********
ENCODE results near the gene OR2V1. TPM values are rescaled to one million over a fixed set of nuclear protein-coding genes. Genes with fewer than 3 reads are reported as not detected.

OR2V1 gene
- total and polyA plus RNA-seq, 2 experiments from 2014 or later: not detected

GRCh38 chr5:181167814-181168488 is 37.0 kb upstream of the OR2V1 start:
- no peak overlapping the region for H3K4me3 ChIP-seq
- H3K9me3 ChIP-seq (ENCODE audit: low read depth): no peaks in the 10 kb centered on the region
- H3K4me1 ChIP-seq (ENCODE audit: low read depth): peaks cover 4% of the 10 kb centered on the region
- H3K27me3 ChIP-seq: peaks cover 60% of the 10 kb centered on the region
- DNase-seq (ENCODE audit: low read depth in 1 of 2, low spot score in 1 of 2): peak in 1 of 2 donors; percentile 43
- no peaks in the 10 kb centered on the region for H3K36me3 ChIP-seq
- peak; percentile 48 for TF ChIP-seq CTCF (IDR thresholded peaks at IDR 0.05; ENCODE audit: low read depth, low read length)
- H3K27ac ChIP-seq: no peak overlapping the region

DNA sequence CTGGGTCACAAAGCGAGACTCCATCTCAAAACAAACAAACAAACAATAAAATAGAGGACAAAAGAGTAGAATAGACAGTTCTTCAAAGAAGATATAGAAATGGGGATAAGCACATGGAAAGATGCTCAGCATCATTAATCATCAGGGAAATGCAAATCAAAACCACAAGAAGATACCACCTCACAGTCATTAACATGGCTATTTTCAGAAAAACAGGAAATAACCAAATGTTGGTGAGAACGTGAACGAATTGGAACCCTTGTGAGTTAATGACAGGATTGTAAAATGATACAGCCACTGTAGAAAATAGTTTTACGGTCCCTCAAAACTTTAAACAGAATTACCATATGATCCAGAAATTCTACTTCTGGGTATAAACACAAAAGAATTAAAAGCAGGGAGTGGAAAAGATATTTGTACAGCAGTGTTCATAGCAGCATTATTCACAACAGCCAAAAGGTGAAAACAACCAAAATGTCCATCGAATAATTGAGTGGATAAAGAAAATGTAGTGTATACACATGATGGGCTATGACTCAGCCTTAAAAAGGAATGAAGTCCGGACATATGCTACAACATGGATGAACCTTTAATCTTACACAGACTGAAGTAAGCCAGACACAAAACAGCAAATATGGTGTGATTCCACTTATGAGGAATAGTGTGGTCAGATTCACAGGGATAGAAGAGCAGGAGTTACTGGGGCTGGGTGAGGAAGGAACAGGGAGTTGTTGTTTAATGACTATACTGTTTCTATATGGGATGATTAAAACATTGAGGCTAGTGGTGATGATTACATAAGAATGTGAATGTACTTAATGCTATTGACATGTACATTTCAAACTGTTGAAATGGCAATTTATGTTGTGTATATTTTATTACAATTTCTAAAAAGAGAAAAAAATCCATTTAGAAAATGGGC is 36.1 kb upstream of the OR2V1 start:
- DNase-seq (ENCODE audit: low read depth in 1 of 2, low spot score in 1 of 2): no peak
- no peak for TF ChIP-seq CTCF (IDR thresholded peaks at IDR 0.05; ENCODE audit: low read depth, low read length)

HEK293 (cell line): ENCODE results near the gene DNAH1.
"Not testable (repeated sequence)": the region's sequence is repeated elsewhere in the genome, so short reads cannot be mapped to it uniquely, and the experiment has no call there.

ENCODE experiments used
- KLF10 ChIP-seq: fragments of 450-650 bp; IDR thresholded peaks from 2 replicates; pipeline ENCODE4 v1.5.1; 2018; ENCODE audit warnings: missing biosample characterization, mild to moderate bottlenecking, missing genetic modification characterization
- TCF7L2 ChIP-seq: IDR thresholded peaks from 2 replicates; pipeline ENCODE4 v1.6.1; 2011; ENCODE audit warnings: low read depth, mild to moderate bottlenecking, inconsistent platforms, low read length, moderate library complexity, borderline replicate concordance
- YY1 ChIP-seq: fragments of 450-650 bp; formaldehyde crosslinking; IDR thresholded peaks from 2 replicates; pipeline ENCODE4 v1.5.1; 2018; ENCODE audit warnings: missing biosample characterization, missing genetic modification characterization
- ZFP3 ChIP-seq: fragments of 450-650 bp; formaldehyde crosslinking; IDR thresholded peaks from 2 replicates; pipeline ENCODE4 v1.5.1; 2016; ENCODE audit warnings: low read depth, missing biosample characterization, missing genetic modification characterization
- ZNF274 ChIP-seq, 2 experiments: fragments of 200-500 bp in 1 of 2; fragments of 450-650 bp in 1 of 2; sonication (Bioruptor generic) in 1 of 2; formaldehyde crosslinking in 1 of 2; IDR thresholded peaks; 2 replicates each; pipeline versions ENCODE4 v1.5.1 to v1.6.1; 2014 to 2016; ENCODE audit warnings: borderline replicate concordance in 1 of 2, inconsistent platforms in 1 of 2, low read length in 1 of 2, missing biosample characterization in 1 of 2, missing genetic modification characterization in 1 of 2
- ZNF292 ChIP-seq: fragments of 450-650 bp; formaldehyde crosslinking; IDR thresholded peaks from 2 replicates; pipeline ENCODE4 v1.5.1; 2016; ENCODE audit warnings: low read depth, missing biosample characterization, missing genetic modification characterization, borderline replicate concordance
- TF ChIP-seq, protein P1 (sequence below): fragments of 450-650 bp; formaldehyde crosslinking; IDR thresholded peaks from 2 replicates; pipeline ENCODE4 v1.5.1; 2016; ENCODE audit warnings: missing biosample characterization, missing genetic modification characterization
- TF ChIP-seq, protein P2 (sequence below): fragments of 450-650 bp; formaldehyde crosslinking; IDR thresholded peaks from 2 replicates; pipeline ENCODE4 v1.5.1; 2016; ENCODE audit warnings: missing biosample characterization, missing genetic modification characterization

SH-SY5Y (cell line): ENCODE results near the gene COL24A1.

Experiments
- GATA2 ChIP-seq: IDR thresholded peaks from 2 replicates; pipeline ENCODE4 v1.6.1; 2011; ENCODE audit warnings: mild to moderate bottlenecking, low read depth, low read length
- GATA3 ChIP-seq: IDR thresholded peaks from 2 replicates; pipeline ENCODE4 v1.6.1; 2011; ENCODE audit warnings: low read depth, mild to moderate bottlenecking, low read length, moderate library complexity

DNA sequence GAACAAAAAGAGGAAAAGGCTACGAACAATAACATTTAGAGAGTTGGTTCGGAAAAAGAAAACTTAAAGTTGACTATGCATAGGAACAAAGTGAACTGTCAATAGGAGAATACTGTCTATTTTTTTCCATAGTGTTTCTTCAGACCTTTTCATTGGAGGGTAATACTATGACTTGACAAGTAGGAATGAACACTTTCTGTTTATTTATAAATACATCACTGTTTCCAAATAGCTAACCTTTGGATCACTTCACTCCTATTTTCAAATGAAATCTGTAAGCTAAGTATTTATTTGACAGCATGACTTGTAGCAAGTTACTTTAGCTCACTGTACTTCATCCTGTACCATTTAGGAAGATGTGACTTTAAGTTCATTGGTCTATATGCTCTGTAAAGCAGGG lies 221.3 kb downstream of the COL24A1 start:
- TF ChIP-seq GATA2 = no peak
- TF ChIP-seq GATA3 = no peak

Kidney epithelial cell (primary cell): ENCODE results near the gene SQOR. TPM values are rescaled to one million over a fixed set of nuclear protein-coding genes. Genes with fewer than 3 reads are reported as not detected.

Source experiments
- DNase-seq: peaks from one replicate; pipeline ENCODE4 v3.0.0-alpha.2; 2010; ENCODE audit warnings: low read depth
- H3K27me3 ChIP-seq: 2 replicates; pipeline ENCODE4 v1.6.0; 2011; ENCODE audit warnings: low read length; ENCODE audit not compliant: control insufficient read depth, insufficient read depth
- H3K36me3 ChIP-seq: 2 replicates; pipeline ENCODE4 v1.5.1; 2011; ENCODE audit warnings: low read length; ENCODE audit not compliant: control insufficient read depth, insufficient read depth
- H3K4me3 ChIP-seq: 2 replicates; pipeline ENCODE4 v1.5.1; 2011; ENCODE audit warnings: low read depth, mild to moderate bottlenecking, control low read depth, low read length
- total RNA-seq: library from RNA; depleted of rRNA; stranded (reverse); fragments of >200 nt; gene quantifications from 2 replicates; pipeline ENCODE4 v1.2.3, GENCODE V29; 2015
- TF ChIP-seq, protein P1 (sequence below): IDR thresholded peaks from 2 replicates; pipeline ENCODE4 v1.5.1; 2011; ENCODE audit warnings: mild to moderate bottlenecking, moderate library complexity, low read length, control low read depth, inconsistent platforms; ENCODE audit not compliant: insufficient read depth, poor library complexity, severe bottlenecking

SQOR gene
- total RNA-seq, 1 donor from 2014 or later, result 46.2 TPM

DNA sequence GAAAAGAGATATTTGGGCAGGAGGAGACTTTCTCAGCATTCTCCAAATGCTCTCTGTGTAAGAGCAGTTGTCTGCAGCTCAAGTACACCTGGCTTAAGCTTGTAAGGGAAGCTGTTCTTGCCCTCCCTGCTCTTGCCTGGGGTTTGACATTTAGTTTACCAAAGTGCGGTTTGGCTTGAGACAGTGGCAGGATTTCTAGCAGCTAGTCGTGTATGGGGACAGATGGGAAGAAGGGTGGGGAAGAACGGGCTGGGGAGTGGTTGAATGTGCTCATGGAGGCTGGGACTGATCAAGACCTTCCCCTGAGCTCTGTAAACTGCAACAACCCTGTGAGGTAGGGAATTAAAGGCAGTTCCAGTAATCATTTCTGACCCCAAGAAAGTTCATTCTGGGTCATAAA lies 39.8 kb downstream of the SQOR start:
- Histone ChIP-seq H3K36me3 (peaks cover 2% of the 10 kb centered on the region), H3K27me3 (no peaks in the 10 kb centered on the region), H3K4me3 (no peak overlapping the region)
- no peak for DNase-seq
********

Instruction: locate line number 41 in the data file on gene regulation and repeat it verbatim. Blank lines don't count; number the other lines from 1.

- TF ChIP-seq, protein P1 (sequence below): IDR thresholded peaks from 2 replicates; pipeline ENCODE4 v1.5.1; 2011; ENCODE audit warnings: mild to moderate bottlenecking, moderate library complexity, low read length, control low read depth, inconsistent platforms; ENCODE audit not compliant: insufficient read depth, poor library complexity, severe bottlenecking